Post on 26-Mar-2015
Embed Size (px)
Gujarat Cooperative Milk Marketing Federation (GCMMF), one of India's greatest success stories with its Amul brand, is now aiming at a 17-per cent growth in sales to Rs 3,200 crores this fiscal against sales of Rs 2,746 crores in the previous year ended 31 March 2003. The federation is expecting each of its products to contribute higher sales this year as new products are being added to each product line.
The big hope is not surprisingly the Amul brand of ice creams, which is expected to contribute Rs 250 crores to the turnover, up from Rs 150 crores last year. Last year there was a good growth in ice cream, cheese, butter and ghee. The company is launching new products in almost every line that are in, with specific stress on ice creams.
For its ice cream and milk business, GCMMF has begun investing in increasing its milk capacity. It recently firmed up plans to invest Rs 100-120 crore to expand this from 1.1 million liters a day to 1.8 million litres a day at its Gandhinagar factory. The investment will take place over the next two years.
Formally known as GCMMF, AMUL means priceless in Sanskrit. The brand name AMUL from the Sanskrit Amoolya, was suggested by a quality control expert in Anant. Amul products have been in use in millions of homes since 1946. Amul butter, Amul milk powder, Amul ghee, Amul spray, Amul cheese, Amul chocolates, Amul shrikhand, Amul ice cream, Nutramul, Amul milk and Amulya have made Amul a leading food brand in India. Today Amul is a symbol of many things of high quality products sold at reasonable prices of the genesis of a vast cooperative network of the triumph of indigenous technology of the marketing savvy of a farmers organization and of a proven model for dairy development.
50 years after it was first launched, Amul sales figures have jumped from 1000 tones a year in 1966 to over 25000 tones a year in 1997 and sales figure of rupees 11140 millions in 1994-95 to rupees 23365 millions in 2001-02 . No other brand comes even close to it. It was all because a thumb sized girl climbed on to the hoardings and put a spell on the masses.
For thirty odd years the utterly butterly girl has managed to keep her fan following intact. So mush so that the ads are now ready to enter the Guinness book of world records for being the longest running campaign ever. The ultimate compliment to the butter came when a British company launch a butter and called it utterly butterly, few years back.
50 years after it was first launched, Amul sales figures have jumped from 1000 tones a year in 1966 to over 25000 tones a year in 1997. No other brand came even close to it. All because thumb sized girl climbed on the hoardings and put a spell on the masses.
Mumbai : summer of 1967. A charni road flat. Mrs. Sheela mane, a 28 year old house wife is out in the balcony drying clothes. From her second floor flat she can see her neighbours on the road. There are other people too. The crowd seems to be growing larger by the minute. Unable to curb her curiosity Sheela mane hurries down to see what all the commotion is about. She expects the worst but can see no signs of an accident. It is her four year old who draws her attention to the hoarding that has come up over night. it was the first Amul hoarding that was put up in Mumbai, Recalls Sheela mane. people loved it. I remember it was our favourite topic of discussion for the next one week! Everywhere we went some how or the other the campaign always seem to crop up in our conversation.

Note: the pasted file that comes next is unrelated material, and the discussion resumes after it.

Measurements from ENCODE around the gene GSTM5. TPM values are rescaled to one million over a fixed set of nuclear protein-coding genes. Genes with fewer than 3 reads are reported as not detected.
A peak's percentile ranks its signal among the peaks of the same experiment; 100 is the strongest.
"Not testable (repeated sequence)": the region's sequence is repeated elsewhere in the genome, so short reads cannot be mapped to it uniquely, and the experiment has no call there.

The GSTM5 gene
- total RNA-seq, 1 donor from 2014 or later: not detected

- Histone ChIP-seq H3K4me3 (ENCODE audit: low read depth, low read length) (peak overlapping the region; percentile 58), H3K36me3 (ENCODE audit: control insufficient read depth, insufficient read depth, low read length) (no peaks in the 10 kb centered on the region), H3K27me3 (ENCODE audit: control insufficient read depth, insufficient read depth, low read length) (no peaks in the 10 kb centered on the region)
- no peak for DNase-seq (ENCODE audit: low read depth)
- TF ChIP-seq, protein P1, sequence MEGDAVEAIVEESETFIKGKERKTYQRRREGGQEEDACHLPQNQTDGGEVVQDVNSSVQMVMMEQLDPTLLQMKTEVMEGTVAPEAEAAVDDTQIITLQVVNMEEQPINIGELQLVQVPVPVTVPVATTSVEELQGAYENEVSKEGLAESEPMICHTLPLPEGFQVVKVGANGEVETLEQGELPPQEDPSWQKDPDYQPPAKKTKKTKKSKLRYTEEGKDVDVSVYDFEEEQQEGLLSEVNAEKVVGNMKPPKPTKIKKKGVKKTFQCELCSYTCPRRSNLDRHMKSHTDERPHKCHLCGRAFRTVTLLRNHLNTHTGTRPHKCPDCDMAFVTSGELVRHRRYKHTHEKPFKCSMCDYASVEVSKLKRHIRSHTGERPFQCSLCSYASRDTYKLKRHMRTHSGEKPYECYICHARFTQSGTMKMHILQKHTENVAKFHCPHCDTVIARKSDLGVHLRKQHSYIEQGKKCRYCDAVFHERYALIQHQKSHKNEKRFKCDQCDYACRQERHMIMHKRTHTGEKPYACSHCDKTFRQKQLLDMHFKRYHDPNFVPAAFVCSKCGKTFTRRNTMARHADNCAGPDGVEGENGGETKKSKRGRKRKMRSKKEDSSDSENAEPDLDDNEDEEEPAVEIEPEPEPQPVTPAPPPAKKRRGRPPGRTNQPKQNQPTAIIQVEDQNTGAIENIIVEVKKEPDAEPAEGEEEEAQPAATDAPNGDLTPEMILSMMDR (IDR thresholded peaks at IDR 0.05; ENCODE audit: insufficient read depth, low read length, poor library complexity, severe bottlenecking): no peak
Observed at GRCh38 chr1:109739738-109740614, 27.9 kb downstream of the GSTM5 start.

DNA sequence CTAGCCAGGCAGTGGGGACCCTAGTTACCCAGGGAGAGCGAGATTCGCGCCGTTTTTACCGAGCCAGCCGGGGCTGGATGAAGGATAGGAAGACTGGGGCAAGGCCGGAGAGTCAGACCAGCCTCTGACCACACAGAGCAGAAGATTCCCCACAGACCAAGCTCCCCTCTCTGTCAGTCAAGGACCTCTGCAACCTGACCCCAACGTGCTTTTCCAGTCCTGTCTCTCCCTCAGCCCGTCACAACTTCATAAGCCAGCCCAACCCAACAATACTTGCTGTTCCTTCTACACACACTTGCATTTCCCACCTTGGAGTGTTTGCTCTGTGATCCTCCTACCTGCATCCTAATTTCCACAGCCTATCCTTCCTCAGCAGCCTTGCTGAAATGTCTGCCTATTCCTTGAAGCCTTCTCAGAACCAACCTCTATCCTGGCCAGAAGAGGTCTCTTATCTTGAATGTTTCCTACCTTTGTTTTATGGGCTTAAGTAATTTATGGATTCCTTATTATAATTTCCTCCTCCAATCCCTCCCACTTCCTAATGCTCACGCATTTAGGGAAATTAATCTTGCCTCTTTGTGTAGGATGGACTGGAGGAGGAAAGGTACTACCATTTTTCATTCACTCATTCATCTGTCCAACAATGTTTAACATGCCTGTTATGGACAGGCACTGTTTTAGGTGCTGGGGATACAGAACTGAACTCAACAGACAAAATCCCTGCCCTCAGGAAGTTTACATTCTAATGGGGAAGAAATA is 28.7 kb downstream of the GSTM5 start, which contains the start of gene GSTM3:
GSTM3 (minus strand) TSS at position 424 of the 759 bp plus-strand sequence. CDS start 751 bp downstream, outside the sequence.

Call her the Friday to Friday star. Round eyed, chubby cheeked, winking at you, strategically placed hoardings at many traffic lights. She is the Amul moppet everyone loves to love ( including prickly votaries of the Shiv sena and BJP ). How often have we stopped, looked chuckled at the Amul hoardings that casts her sometime as the coy, shy Madhuri, a bold sensuous Urmilla or simply as her self, dressed in her little polka dotted dress and a red and white bow, holding out her favourite packet of butter.
For 30 odd years the utterly Butterly girl has managed to keep her fan following intact. So much so that the ads are now ready to enter the Guinness book of world records
for being the longest running campaign ever. The ultimate compliment to the butter came when a British company launched a butter and called it utterly butterly.
It all began in 1966 when Sylvester dacunha, then the managing director of the advertising agency, ASP, clinched the account for Amul butter. The butter which had been launched in 1945, had a staid, boring image, primarily because the earlier advertising agency which was in charge of the account preferred to stick to routine, corporate ads. In India, food was something one couldnt afford to fool around with. It had been taken too seriously, for too long. Sylvester dacunha decided it was time for change of image. The year Sylvester dacunha took over the account, the country saw the birth of a campaign whose charms has endured fickle public opinion, gimmickry and all else.